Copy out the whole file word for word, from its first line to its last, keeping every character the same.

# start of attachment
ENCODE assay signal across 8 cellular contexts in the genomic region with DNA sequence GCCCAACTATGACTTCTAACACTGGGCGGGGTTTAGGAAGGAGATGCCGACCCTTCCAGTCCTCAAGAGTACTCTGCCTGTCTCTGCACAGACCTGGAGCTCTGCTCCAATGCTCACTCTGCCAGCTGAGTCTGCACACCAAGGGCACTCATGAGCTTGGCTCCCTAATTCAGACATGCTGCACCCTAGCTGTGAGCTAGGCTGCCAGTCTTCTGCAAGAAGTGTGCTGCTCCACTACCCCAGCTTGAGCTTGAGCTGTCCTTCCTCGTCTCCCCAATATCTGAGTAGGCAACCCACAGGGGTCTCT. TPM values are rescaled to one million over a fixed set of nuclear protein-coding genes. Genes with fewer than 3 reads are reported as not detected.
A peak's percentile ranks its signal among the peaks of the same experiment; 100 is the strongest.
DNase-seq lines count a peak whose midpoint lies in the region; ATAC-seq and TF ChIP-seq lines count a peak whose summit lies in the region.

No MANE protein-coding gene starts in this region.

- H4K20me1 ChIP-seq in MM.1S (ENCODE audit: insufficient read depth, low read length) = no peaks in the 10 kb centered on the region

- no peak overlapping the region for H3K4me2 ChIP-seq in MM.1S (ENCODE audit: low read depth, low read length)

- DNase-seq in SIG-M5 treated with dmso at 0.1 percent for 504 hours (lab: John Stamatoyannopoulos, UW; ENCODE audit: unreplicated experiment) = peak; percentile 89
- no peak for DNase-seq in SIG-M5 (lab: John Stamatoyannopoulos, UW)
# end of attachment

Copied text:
ENCODE assay signal across 8 cellular contexts in the genomic region with DNA sequence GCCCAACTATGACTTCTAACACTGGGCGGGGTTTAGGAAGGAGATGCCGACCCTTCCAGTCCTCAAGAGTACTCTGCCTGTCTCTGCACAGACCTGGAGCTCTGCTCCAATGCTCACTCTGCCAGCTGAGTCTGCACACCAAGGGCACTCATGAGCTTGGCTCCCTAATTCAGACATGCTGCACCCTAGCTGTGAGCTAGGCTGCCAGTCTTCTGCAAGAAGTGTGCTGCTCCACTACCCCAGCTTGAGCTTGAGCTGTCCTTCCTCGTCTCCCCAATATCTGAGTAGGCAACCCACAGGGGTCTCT. TPM values are rescaled to one million over a fixed set of nuclear protein-coding genes. Genes with fewer than 3 reads are reported as not detected.
A peak's percentile ranks its signal among the peaks of the same experiment; 100 is the strongest.
DNase-seq lines count a peak whose midpoint lies in the region; ATAC-seq and TF ChIP-seq lines count a peak whose summit lies in the region.

No MANE protein-coding gene starts in this region.

- H4K20me1 ChIP-seq in MM.1S (ENCODE audit: insufficient read depth, low read length) = no peaks in the 10 kb centered on the region

- no peak overlapping the region for H3K4me2 ChIP-seq in MM.1S (ENCODE audit: low read depth, low read length)

- DNase-seq in SIG-M5 treated with dmso at 0.1 percent for 504 hours (lab: John Stamatoyannopoulos, UW; ENCODE audit: unreplicated experiment) = peak; percentile 89
- no peak for DNase-seq in SIG-M5 (lab: John Stamatoyannopoulos, UW)